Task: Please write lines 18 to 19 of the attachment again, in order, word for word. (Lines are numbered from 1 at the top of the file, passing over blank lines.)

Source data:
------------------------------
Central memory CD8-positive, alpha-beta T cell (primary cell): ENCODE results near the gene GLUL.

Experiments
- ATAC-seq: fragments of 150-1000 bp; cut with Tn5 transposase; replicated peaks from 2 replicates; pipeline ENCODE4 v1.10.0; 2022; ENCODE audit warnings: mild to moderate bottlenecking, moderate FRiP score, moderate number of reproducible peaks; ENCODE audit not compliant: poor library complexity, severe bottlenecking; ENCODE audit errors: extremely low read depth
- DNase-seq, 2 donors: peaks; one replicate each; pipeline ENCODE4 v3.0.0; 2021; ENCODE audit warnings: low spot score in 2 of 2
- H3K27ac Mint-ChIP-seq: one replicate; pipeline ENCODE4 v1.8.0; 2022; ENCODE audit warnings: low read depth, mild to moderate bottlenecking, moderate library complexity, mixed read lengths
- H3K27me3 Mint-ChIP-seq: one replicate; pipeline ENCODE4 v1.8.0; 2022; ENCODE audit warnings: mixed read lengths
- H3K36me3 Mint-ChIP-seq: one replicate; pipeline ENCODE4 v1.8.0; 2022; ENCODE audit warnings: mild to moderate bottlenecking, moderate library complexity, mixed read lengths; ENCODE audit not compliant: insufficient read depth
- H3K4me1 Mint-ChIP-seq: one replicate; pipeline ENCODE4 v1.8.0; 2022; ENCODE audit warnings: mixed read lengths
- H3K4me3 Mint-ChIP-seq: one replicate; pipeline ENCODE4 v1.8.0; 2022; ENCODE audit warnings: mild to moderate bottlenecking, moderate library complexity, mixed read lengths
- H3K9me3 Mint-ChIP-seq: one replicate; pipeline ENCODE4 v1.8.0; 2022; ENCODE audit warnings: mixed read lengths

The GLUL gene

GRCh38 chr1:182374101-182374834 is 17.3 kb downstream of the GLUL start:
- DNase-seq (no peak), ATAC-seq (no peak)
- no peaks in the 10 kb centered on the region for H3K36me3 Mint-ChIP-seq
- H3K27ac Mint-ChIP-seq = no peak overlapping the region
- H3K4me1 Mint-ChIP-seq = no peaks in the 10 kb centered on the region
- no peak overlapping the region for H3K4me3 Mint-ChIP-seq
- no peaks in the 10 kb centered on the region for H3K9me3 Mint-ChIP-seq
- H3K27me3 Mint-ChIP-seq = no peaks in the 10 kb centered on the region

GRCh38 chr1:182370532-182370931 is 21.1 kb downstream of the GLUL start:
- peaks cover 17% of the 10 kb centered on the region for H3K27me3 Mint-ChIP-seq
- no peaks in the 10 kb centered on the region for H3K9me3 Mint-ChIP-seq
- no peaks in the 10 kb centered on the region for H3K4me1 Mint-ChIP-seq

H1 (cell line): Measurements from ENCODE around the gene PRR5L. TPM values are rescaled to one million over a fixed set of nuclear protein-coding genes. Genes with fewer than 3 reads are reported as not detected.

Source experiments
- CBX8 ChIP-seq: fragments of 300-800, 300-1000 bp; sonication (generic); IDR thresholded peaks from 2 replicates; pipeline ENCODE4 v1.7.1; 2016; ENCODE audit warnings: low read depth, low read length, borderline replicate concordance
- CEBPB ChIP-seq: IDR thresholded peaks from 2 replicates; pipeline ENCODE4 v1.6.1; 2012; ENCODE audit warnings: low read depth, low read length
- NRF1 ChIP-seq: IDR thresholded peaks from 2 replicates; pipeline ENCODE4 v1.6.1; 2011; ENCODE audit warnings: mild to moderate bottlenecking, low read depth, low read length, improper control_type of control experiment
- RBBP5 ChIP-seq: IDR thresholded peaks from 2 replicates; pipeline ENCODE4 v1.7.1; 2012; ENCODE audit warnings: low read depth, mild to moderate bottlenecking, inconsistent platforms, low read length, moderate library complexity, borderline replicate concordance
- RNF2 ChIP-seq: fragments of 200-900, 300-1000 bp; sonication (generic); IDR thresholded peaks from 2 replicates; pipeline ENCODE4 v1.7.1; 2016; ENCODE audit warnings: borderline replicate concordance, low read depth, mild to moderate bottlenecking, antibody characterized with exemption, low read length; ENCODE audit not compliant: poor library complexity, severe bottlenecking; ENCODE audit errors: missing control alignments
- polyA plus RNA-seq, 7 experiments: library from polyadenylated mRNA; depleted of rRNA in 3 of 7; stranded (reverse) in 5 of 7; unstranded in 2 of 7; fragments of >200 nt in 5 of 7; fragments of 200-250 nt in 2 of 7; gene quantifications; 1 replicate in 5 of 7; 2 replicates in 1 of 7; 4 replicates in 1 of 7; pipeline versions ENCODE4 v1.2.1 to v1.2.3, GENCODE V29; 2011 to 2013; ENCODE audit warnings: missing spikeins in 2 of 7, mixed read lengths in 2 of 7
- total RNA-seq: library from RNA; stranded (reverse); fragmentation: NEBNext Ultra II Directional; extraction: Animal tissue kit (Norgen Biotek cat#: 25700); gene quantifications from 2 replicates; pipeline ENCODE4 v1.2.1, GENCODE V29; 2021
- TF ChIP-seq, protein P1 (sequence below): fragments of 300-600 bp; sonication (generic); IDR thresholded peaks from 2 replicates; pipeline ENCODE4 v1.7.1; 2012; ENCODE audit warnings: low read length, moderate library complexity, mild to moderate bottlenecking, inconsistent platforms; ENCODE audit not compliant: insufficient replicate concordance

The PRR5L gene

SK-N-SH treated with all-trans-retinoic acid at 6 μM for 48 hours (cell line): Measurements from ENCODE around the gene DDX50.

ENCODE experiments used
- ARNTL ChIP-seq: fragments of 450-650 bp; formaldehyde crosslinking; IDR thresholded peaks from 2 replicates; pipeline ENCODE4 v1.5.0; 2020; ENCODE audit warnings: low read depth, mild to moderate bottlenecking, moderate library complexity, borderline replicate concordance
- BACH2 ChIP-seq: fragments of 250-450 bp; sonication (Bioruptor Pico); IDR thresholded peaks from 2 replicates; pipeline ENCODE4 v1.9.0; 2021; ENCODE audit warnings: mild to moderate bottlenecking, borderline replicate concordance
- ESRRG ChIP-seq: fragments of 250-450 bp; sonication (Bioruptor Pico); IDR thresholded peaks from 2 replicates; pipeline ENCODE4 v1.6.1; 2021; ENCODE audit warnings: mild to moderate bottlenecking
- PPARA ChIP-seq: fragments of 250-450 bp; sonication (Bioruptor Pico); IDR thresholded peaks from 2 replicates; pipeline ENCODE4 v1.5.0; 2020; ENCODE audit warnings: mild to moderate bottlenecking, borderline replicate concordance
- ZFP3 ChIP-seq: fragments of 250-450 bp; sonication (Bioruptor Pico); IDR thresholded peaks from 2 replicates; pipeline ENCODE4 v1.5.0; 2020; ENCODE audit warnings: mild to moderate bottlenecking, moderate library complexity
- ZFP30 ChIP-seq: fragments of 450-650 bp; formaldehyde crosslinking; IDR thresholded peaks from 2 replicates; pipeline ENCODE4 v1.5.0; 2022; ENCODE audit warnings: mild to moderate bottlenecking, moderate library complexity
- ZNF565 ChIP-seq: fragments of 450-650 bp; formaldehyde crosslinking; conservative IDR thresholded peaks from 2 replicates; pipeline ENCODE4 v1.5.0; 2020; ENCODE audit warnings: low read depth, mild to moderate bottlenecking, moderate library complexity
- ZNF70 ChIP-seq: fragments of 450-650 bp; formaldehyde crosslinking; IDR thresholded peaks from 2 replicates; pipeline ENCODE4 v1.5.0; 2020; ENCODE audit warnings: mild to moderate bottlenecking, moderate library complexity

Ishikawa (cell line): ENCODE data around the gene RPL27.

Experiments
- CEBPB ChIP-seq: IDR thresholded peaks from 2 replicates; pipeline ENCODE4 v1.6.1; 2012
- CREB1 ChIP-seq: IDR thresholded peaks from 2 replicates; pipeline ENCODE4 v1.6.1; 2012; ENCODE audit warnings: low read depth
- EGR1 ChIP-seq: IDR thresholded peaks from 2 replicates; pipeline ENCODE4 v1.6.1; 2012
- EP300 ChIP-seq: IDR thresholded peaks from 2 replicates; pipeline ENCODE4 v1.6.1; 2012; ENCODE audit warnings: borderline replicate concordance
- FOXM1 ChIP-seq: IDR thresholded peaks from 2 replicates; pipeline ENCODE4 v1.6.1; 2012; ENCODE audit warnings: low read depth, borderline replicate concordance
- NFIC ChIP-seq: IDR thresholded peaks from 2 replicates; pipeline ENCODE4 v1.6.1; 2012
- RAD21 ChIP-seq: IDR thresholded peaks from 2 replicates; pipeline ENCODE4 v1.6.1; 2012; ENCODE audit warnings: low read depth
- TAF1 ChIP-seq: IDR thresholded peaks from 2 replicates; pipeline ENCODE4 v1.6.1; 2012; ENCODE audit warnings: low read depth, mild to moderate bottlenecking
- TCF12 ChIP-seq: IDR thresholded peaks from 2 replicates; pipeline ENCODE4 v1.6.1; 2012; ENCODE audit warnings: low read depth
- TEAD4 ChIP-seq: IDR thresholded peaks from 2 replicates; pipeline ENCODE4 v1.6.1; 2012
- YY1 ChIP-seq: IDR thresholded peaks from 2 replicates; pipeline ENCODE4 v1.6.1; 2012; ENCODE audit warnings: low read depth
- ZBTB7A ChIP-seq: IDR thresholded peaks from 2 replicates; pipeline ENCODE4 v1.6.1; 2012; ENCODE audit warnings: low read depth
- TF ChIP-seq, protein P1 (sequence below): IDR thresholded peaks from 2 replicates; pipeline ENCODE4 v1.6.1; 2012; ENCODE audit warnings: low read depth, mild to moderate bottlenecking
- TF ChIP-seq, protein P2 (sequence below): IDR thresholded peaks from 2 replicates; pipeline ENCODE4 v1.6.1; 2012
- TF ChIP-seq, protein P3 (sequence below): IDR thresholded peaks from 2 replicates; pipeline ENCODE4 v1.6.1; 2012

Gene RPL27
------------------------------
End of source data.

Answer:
- no peaks in the 10 kb centered on the region for H3K9me3 Mint-ChIP-seq
- H3K27me3 Mint-ChIP-seq = no peaks in the 10 kb centered on the region